June 01, 2006

East Lothian - setting the path for excellence

East Lothian Council's education service really is setting itself up for exciting times ahead. I was speaking at the Head Teachers' conference in Haddington yesterday on the uses of new technologies and how their use links up, glues together and makes possible the application of A Curriculum for Excellence and Assessment for Learning in a 21st century school. The reaction to my 10 point presentation was overwhelmingly positive - I was very nervous that they might feel the task was impossible. However, this Authority has nearly 50 head teachers ready for the challenge and keen to get their staff sharing their work in a wave of web 2.0 goodness, as Will would say (and probably get sued for saying now).

What has impressed me most with Scottish teachers in general is when I show them my typical day, using podcasts, blogs, wikis and even Second Life to collaborate and communicate, none of them believe that one day it won't be their kids doing the same. The possibilities of this virtual world are beginning to be seen at an increasingly rapid rate, from David Noble at Hillside to Katie who left a comment on a previous post, but who has no blog as far as I can see. I would love to see her Second Life classroom project develop alongside what David and I are thinking about. Anyone else want to help us develop a virtual classroom or two (heck, is that not a school?)


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Great to hear you are speaking with HTs and getting a positive response - it is this section of the education 'establishment' that most need our attention at this time of change - they need to feel that it is 'ok' to let loose the reins if we want to see true creativity and collaboration in and across our schools.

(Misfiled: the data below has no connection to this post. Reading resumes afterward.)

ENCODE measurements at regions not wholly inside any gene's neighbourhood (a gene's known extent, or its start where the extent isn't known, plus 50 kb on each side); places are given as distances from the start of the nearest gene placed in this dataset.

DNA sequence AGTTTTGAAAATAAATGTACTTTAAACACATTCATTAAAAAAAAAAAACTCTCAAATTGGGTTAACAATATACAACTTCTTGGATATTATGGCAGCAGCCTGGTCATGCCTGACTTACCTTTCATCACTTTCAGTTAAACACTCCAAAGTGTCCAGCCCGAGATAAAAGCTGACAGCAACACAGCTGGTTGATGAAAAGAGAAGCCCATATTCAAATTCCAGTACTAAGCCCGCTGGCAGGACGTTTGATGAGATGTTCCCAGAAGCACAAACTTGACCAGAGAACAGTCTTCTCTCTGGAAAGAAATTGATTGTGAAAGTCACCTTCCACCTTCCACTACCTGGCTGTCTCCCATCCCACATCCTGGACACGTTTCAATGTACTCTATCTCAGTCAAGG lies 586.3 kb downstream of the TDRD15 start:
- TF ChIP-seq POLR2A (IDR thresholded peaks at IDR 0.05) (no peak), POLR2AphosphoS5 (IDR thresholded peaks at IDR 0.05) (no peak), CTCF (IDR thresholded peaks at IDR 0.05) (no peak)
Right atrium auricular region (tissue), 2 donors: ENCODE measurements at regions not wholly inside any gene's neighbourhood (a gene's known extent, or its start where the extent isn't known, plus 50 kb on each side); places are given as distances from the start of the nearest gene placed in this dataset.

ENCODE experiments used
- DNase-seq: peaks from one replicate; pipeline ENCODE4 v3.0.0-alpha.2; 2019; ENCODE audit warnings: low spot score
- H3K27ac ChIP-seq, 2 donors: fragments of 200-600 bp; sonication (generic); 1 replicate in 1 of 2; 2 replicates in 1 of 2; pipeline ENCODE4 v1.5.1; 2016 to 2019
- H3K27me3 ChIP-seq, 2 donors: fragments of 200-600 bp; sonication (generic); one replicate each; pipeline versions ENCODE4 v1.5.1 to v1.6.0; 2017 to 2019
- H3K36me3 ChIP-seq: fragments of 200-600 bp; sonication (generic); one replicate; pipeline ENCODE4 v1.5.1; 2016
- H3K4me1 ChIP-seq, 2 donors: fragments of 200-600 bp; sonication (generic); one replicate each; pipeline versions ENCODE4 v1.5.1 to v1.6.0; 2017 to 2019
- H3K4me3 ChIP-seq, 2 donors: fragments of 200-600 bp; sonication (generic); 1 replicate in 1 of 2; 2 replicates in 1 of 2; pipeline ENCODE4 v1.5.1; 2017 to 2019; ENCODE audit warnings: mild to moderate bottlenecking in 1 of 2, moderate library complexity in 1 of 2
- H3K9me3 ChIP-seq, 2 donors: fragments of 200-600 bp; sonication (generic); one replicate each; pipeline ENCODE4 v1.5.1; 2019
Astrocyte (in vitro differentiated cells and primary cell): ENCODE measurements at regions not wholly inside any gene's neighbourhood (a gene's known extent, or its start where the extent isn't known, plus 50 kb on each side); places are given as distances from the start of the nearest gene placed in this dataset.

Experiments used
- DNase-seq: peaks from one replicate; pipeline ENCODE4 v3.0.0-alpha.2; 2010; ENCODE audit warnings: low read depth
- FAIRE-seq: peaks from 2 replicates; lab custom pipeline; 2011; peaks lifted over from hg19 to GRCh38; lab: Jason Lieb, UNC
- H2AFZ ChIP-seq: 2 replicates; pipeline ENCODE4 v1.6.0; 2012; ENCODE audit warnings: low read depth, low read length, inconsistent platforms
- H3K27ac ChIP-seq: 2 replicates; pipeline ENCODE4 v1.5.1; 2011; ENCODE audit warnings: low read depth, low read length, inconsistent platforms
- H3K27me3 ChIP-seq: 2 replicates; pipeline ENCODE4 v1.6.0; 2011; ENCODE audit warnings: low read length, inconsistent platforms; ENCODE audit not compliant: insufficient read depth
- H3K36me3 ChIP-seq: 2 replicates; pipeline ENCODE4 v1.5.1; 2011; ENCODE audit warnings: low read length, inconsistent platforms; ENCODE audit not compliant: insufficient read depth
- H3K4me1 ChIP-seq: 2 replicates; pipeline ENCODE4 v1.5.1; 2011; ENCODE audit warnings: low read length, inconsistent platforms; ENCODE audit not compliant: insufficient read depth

Loosening the reins and giving up some power in the classroom, but not necessarily giving up control of the class, is probably the biggest fear of any teacher or Head who's been working in a particular way for several years. But they seem ready for the change!

Head teachers still have a powerful influence on teachers so getting them on side is vital. Glad to hear you were well received.

I'm interested in the building of the 'virtual classroom' and would be happy to help with any of the (virtual) labouring. Could you expand on what you have in mind?

From my experience the only way to effect change in a school is from the top down. The schools in Shropshire who have started to move down this exciting road have been the schools whose heads have been on board with the change, and the reason behind the need to change.

I am glad to hear you received such a positive response, I believe we are at a tipping point in learning. I set up a Second Life account last week and am just starting to have a play with it. I would be keen to be involving in building a virtual school - give me a shout when you want to talk about it.

I heard of a school recently where an English department, who got excellent results in examinations, was criticised anyway for being "too creative". Safe and dull seemed to be the preferred method (although I would question the "safe" bit).

P.S. I'm not sure which comment you are talking about, but if Katie is the computing probationary teacher that was at eLive and talking about SecondLife, then she does have a blog under the name DigitalKatie.

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About Ewan

Ewan McIntosh is the founder of NoTosh, the no-nonsense company that makes accessible the creative process required to innovate: to find meaningful problems and solve them.

Ewan wrote How To Come Up With Great Ideas and Actually Make Them Happen, a manual that does what is says for education leaders, innovators and people who want to be both.

What does Ewan do?

Module Masterclass

School leaders and innovators struggle to make the most of educators' and students' potential. My team at NoTosh cut the time and cost of making significant change in physical spaces, digital and curricular innovation programmes. We work long term to help make that change last, even as educators come and go.

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